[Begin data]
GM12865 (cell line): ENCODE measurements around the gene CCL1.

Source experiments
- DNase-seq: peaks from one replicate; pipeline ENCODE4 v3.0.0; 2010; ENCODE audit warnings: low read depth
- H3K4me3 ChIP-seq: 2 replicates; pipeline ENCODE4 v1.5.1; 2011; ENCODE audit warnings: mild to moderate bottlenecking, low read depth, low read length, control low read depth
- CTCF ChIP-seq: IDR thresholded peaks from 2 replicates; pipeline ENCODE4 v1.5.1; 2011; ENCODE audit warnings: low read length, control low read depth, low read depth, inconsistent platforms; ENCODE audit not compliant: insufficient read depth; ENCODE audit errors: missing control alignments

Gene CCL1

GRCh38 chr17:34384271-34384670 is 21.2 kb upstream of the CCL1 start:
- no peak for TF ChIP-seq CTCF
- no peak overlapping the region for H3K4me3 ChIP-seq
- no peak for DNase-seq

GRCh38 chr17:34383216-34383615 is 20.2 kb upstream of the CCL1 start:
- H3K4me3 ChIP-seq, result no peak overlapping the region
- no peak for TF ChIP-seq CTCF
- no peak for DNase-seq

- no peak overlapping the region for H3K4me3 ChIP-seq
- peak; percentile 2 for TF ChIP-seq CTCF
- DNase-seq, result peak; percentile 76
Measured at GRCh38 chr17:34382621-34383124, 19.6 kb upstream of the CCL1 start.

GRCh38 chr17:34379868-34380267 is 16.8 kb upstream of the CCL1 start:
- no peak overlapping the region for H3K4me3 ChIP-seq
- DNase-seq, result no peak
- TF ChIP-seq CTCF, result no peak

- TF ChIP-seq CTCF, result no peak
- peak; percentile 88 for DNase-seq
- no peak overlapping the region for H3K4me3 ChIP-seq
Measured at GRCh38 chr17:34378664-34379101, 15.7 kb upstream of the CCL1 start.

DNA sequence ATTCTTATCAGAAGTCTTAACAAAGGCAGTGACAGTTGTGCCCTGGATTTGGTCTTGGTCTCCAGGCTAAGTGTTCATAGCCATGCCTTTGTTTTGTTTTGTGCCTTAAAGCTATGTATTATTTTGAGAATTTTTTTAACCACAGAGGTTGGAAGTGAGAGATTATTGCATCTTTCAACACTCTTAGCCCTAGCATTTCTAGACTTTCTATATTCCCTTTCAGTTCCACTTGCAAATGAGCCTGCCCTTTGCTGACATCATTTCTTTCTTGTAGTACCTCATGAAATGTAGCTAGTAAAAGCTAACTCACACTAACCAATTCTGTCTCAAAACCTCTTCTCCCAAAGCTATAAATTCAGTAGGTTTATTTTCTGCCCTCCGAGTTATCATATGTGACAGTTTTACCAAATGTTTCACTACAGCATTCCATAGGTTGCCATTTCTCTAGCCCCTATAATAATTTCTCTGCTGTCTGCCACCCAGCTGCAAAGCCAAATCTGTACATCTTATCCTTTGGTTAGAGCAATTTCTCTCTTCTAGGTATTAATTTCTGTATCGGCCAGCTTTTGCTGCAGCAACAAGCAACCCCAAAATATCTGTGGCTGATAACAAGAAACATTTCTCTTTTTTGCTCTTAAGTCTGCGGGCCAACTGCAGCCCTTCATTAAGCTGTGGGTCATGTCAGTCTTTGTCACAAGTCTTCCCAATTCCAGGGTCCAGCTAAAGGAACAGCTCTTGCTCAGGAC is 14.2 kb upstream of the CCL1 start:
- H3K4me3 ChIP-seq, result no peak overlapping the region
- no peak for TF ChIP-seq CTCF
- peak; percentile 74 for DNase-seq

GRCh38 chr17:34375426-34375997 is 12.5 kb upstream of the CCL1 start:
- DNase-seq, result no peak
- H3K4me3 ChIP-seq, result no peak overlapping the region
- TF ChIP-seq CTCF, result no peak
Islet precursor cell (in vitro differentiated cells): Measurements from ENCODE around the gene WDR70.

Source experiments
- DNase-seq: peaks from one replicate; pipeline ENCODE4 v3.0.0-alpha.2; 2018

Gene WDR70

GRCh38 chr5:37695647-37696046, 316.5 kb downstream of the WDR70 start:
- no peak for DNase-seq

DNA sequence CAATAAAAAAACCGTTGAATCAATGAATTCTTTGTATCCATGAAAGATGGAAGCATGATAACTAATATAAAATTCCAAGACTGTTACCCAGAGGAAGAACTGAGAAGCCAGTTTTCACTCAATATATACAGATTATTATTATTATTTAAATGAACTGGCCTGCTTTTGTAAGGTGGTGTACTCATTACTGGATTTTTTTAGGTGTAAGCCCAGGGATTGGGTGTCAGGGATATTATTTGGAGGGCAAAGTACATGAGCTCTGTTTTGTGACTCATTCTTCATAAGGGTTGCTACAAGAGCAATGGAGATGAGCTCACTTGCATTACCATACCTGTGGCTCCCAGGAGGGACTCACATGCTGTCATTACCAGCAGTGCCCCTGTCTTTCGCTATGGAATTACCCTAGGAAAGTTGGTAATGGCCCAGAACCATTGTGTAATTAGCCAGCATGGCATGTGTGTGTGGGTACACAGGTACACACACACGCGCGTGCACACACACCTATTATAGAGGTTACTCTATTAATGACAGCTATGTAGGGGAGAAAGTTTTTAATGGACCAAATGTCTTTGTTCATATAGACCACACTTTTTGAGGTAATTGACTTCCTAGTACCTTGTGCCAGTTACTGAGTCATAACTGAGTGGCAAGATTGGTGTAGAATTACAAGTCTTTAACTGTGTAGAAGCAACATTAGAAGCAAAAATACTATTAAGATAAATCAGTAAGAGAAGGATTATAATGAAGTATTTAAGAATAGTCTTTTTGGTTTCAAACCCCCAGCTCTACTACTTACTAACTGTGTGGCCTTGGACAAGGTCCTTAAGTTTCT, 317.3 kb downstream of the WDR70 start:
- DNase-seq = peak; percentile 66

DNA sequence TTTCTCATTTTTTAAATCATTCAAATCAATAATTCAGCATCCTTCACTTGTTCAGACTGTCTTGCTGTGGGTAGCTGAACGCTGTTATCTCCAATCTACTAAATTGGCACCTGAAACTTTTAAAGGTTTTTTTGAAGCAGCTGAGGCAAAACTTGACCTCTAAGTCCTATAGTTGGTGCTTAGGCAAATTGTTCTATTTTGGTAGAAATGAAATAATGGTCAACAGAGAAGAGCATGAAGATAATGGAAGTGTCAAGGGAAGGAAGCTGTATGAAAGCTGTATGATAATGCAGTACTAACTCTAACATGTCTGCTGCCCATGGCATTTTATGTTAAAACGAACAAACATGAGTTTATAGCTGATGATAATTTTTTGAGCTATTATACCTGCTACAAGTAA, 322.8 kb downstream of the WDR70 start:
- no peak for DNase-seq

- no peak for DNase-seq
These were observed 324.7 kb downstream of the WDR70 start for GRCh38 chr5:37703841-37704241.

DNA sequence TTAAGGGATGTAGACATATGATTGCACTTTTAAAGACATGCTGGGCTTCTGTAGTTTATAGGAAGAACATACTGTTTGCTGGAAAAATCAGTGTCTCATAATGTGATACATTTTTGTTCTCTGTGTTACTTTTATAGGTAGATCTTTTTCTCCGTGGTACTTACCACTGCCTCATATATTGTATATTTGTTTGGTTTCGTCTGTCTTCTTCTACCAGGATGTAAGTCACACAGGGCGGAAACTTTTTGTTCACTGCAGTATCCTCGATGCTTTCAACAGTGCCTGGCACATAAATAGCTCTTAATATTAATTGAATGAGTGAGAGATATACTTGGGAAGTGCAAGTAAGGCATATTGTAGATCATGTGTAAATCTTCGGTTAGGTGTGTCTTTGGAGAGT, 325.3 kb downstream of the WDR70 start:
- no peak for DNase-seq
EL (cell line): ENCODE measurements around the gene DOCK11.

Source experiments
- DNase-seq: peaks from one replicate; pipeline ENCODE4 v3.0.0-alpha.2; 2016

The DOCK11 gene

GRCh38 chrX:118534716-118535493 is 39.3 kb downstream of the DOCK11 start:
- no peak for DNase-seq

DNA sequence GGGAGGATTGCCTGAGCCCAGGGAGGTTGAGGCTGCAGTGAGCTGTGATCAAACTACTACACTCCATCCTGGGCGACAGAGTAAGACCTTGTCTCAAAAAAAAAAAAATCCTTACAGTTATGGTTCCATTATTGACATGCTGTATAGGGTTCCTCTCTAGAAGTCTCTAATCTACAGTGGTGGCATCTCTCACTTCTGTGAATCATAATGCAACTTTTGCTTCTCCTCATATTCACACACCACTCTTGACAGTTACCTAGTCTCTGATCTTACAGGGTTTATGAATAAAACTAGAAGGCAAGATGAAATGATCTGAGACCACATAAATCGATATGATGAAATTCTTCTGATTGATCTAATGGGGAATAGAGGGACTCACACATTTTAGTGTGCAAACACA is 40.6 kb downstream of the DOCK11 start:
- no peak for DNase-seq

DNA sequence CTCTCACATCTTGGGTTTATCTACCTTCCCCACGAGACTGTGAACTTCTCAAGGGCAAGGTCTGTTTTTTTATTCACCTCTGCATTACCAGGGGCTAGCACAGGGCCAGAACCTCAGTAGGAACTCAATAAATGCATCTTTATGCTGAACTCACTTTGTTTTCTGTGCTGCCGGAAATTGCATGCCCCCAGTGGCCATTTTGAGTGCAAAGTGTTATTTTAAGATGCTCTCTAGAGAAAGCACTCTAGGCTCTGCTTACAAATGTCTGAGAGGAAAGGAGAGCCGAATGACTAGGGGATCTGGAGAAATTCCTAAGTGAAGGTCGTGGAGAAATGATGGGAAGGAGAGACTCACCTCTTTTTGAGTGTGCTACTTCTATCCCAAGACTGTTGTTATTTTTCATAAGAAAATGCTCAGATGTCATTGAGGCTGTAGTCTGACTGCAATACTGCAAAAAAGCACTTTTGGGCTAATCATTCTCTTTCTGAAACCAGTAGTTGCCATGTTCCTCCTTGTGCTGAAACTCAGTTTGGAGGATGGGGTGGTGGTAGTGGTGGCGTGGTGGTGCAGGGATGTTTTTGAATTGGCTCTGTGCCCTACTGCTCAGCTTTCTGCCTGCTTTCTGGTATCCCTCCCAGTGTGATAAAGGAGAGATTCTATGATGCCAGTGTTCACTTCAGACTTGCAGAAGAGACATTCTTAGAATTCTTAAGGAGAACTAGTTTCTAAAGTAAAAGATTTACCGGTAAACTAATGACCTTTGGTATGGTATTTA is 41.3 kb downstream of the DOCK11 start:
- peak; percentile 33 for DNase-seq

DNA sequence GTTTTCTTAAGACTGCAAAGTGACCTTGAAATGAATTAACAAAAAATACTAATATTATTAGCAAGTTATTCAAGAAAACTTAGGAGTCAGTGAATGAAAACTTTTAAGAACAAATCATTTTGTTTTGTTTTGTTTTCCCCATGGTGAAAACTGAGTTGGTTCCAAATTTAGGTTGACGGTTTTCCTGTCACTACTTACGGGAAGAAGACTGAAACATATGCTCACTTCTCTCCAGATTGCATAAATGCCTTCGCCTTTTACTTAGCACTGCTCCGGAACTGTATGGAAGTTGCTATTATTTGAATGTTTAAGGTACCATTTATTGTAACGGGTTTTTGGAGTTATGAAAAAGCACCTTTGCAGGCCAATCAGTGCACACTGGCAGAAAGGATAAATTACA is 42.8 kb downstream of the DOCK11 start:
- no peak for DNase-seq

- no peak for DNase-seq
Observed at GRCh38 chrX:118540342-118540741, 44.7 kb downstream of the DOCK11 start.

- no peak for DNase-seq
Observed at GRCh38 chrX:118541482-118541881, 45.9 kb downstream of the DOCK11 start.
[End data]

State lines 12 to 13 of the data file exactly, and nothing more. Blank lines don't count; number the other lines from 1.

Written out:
- H3K4me3 ChIP-seq, result no peak overlapping the region
- no peak for TF ChIP-seq CTCF